Saturday, March 17, 2018

The Irish Shamrock and Saint Patrick by Carol King

The Irish shamrock is the most recognized symbol of St. Patrick’s Day. The word (Irish: seamrog) means a young sprig in Irish. Saint Patrick is said to have used it as a symbol for the Christian Holy Trinity to help convert the Irish people from Druidism to Christianity in the 5th century. The Druids were said to hold the shamrock in special regard because its leaves formed a triad, and three is a mystical number in Celtic religion. 

In Ireland, all shamrocks are considered lucky and are worn and given as gifts on St. Patrick's Day. There is some disagreement among the Irish as to which exact plant is the shamrock. Two detailed investigations to settle the matter were carried out in two separate botanical surveys in Ireland, one in 1893 and the other in 1988. The results show that there is no one "true" species of shamrock, but that Trifolium dubium (Lesser clover) is considered to be the shamrock by roughly half of Irish people, and Trifolium repens (White clover) by another third, with the remaining fifth is split between various other species of Trifolium and Oxalis.

White clover (Trifolium repens), the common lawn weed, is found in Colorado.  This Irish shamrock is growing in our lawns, in prairies, pastures and foothills all around us!

Thursday, March 15, 2018

Soil Testing: CSU Extension or DIY?

Photo by Donna Duffy

One of the first recommendations that we make as master gardeners is to have your soil tested before you add any amendments, plant anything or take any action at all in your home garden. This is probably the most important step any gardener can take before planting that first seed. The "blue chip" soil test is done at a Cooperative Extension soil testing lab such as the one at CSU.

However, we know that realistically, many home gardeners utilize a "do it yourself" soil testing product from their local garden centers.

So how do those testing kits stand up against the "real deal" at the Soil, Water and Plant Testing Laboratory at CSU? 

Monday, March 12, 2018

Winter Desiccation of Evergreens

Winter desiccation, photo courtesy Purdue University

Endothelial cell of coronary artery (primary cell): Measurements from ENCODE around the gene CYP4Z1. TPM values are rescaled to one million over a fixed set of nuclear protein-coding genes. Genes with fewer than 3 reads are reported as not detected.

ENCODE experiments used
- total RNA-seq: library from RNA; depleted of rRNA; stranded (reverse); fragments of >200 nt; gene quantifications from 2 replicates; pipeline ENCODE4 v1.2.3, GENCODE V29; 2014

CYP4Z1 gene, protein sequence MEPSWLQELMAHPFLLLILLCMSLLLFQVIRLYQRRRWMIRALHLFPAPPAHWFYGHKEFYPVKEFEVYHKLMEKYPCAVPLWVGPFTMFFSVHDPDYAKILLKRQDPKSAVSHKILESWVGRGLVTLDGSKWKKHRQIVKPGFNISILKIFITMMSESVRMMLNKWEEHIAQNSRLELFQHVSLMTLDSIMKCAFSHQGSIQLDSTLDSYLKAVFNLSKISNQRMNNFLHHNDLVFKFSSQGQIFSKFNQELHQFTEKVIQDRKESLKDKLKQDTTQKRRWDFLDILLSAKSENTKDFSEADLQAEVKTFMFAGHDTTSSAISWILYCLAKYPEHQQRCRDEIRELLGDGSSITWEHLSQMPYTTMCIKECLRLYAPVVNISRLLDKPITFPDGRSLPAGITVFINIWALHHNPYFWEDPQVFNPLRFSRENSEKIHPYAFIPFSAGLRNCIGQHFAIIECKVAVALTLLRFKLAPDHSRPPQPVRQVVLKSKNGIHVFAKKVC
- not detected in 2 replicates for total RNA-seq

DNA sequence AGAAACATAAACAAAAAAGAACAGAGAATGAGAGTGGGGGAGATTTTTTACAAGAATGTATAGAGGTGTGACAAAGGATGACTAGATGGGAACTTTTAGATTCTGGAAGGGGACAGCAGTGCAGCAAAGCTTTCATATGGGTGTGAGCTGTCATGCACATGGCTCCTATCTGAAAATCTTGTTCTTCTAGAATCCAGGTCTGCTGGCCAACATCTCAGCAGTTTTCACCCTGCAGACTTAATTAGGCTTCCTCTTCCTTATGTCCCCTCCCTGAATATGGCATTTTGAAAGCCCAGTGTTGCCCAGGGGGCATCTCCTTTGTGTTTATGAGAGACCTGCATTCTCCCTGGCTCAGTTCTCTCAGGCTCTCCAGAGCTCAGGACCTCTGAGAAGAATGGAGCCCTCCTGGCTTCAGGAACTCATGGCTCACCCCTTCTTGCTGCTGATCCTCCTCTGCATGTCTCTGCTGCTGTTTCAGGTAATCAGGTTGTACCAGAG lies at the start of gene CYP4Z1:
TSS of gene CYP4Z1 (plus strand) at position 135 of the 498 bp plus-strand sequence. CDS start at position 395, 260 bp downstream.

It’s been a typical Jefferson County winter with periods of warm, windy, low-humidity days with no snow cover and extended dry periods. This contributes to “winter desiccation” on needled and broadleaved evergreens. Last year’s transplants are especially prone to winter desiccation (also called winter burn) under these conditions.  As the plants hold their leaves, they continue to transpire which becomes difficult during warm, dry winter periods. Below ground, small “hair roots” may die in dry soils leaving roots unable to replace lost leaf moisture.

Saturday, March 10, 2018

Spring Forward With Your Gardening By Joyce D’Agostino

It’s March, and for gardeners this means that Spring is quickly approaching. For most of us in the US, we will observe the “spring forward” by setting our clocks an hour of daylight ahead on March 11, 2018 to observe Daylight Savings time. This month the “Vernal Equinox” or the first day of spring also occurs in March on March 20, 2018. 

Wednesday, March 7, 2018

How to Read a Seed Packet by Paula Hamm

Photo by Paula Hamm
Growing plants from seed is incredibly rewarding and fascinating but there are a few things you need to know before you get started.  You can find nearly everything you need to know on the seed packet itself.  

First, every seed packet should list the common and Latin name of the seed inside the envelope.  It is not uncommon for more than one plant to have the same common name;  the Latin name can help you figure out whether the seed packet you are holding has the seeds you want.

Sunday, March 4, 2018

What Happens to Insects During the Winter?

Lady beetle on Asclepias speciosa, photo by Donna Duffy
Do you ever wonder what happens to insects over the winter months? What conditions allow them to survive? Why do some die and some overwinter? What beneficial and pesky insects will show up in my landscape this spring? Planttalk Colorado offers the following information on Insect Overwintering to help you answer these perplexing questions. 

Thursday, March 1, 2018

Not So Fast! Gardening Tips for Late Winter

Pulsatilla patens (Pasque flower) 

Yes, it does feel a bit like Spring outside. And yes, there are signs of life in your yard and garden. As tempting as it is, don’t go full-force into your gardening mode quite yet. Following are some gardening chores you can start right now, and others that you’ll need to wait to begin.